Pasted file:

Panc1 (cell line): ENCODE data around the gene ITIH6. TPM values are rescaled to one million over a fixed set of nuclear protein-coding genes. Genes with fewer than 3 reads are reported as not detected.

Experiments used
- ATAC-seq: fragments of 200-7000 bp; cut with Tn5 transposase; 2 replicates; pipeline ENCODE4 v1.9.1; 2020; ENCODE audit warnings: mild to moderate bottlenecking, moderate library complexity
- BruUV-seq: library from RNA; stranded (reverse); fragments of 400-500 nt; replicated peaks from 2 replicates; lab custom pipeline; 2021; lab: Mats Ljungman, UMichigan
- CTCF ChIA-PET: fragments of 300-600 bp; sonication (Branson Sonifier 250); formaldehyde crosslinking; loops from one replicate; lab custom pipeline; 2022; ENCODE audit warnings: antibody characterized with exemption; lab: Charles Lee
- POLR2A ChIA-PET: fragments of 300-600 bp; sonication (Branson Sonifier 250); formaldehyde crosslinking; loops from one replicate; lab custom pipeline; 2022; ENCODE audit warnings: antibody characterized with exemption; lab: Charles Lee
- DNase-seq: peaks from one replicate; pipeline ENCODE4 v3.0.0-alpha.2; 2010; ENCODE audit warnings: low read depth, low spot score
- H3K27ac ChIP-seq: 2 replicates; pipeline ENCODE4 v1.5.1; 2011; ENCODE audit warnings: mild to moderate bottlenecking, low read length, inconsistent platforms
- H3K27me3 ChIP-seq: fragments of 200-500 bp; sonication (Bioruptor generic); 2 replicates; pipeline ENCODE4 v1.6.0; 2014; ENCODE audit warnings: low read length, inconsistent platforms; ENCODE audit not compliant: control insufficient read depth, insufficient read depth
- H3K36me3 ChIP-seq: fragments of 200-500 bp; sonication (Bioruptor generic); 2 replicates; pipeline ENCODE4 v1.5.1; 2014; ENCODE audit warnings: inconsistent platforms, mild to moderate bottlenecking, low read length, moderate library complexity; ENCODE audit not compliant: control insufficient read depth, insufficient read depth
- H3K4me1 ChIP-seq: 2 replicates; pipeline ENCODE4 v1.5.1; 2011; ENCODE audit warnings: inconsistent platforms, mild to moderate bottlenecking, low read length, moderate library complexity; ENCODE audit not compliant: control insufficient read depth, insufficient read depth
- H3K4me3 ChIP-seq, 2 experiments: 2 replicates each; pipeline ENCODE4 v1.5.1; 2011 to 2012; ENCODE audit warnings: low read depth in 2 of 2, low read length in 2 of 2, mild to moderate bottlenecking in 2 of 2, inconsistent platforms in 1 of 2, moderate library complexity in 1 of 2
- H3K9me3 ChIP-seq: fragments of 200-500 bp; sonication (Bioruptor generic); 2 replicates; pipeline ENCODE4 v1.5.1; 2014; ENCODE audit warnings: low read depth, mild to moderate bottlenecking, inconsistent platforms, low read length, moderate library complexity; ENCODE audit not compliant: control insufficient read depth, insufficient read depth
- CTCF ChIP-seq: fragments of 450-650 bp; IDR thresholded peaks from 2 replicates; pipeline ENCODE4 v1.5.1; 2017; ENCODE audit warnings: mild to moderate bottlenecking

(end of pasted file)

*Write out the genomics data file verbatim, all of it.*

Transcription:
Panc1 (cell line): ENCODE data around the gene ITIH6. TPM values are rescaled to one million over a fixed set of nuclear protein-coding genes. Genes with fewer than 3 reads are reported as not detected.

Experiments used
- ATAC-seq: fragments of 200-7000 bp; cut with Tn5 transposase; 2 replicates; pipeline ENCODE4 v1.9.1; 2020; ENCODE audit warnings: mild to moderate bottlenecking, moderate library complexity
- BruUV-seq: library from RNA; stranded (reverse); fragments of 400-500 nt; replicated peaks from 2 replicates; lab custom pipeline; 2021; lab: Mats Ljungman, UMichigan
- CTCF ChIA-PET: fragments of 300-600 bp; sonication (Branson Sonifier 250); formaldehyde crosslinking; loops from one replicate; lab custom pipeline; 2022; ENCODE audit warnings: antibody characterized with exemption; lab: Charles Lee
- POLR2A ChIA-PET: fragments of 300-600 bp; sonication (Branson Sonifier 250); formaldehyde crosslinking; loops from one replicate; lab custom pipeline; 2022; ENCODE audit warnings: antibody characterized with exemption; lab: Charles Lee
- DNase-seq: peaks from one replicate; pipeline ENCODE4 v3.0.0-alpha.2; 2010; ENCODE audit warnings: low read depth, low spot score
- H3K27ac ChIP-seq: 2 replicates; pipeline ENCODE4 v1.5.1; 2011; ENCODE audit warnings: mild to moderate bottlenecking, low read length, inconsistent platforms
- H3K27me3 ChIP-seq: fragments of 200-500 bp; sonication (Bioruptor generic); 2 replicates; pipeline ENCODE4 v1.6.0; 2014; ENCODE audit warnings: low read length, inconsistent platforms; ENCODE audit not compliant: control insufficient read depth, insufficient read depth
- H3K36me3 ChIP-seq: fragments of 200-500 bp; sonication (Bioruptor generic); 2 replicates; pipeline ENCODE4 v1.5.1; 2014; ENCODE audit warnings: inconsistent platforms, mild to moderate bottlenecking, low read length, moderate library complexity; ENCODE audit not compliant: control insufficient read depth, insufficient read depth
- H3K4me1 ChIP-seq: 2 replicates; pipeline ENCODE4 v1.5.1; 2011; ENCODE audit warnings: inconsistent platforms, mild to moderate bottlenecking, low read length, moderate library complexity; ENCODE audit not compliant: control insufficient read depth, insufficient read depth
- H3K4me3 ChIP-seq, 2 experiments: 2 replicates each; pipeline ENCODE4 v1.5.1; 2011 to 2012; ENCODE audit warnings: low read depth in 2 of 2, low read length in 2 of 2, mild to moderate bottlenecking in 2 of 2, inconsistent platforms in 1 of 2, moderate library complexity in 1 of 2
- H3K9me3 ChIP-seq: fragments of 200-500 bp; sonication (Bioruptor generic); 2 replicates; pipeline ENCODE4 v1.5.1; 2014; ENCODE audit warnings: low read depth, mild to moderate bottlenecking, inconsistent platforms, low read length, moderate library complexity; ENCODE audit not compliant: control insufficient read depth, insufficient read depth
- CTCF ChIP-seq: fragments of 450-650 bp; IDR thresholded peaks from 2 replicates; pipeline ENCODE4 v1.5.1; 2017; ENCODE audit warnings: mild to moderate bottlenecking